And then I just asked a simple question, but it really was a little bit of an epiphany to me before I released my blog. They said the stigma was so bad. And so my follow-up was, well, what have you guys done to combat it? What have you done to fix it? And almost everyone in the room said that they hadn't told anyone that they had HIV. Again, understand some people -- maybe a majority of people -- can't disclose it. I get it. With me, I could.
What was just an epiphany to me: The only way to attack stigma is to talk about HIV, and to talk about it in its face, and show that it's OK. And so those two things, the regional thing and really just keep on talking about HIV, because by doing that, it will become a little more accepted -- not accepted that you want to get it, or that it's OK that people have HIV, but that it's not a death sentence, and that we're not the scum of the earth because we have HIV.
"Keep on talking about HIV, because by doing that, it will become a little more accepted -- not accepted that you want to get it, or that it's OK that people have HIV, but that it's not a death sentence, and that we're not the scum of the earth because we have HIV."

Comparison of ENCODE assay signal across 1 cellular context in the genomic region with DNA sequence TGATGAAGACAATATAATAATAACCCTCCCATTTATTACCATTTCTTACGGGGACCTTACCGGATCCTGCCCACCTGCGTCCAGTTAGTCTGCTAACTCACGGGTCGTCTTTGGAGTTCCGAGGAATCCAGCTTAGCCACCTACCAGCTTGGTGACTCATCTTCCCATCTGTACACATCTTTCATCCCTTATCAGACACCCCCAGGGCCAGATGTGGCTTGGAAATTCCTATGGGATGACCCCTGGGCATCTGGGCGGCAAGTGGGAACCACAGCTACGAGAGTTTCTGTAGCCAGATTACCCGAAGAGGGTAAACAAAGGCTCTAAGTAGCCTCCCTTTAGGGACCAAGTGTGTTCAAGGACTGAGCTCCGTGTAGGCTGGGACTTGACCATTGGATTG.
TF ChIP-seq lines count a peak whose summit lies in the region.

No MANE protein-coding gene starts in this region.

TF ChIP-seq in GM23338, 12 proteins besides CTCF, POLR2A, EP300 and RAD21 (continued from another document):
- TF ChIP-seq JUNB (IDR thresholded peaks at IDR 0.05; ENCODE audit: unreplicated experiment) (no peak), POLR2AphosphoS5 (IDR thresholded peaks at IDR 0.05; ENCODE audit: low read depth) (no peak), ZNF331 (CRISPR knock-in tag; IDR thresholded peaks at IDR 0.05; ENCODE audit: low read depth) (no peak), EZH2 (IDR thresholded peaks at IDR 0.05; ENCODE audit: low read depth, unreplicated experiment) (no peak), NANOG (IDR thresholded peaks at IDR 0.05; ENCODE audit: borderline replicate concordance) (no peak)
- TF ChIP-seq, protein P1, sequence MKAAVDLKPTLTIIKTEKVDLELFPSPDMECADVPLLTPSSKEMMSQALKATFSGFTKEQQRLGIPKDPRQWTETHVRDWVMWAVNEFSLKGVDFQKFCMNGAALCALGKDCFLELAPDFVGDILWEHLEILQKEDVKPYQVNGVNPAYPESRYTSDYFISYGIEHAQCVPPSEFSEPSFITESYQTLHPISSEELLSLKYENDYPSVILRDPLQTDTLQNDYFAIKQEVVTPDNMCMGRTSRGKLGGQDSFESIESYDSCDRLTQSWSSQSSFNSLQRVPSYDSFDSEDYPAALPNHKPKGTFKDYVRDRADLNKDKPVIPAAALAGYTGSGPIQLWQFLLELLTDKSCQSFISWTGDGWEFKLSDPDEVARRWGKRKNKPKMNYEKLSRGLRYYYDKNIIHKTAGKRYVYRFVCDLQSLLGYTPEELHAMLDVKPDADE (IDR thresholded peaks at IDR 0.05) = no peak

Could you compare how you felt about having HIV when you were first diagnosed, as opposed to now? How has it changed?
I think it has changed. Right after I found out, I was very scared of what people would think. I knew that it wasn't a death sentence and that I would get on the medicine and that though my life expectancy may be shorter than if I was negative, that I would live a long, great life. But I was scared about if someone would love me, and I was scared about what people would say about me.
Right after that, I made a decision that if someone wouldn't love me romantically because of that, that I was OK with that. And I really meant that. I would rather talk about it, about this disease, and attack the stigma, than worry if someone is going to love me, or want to be with me the rest of my life. Because I will be fine.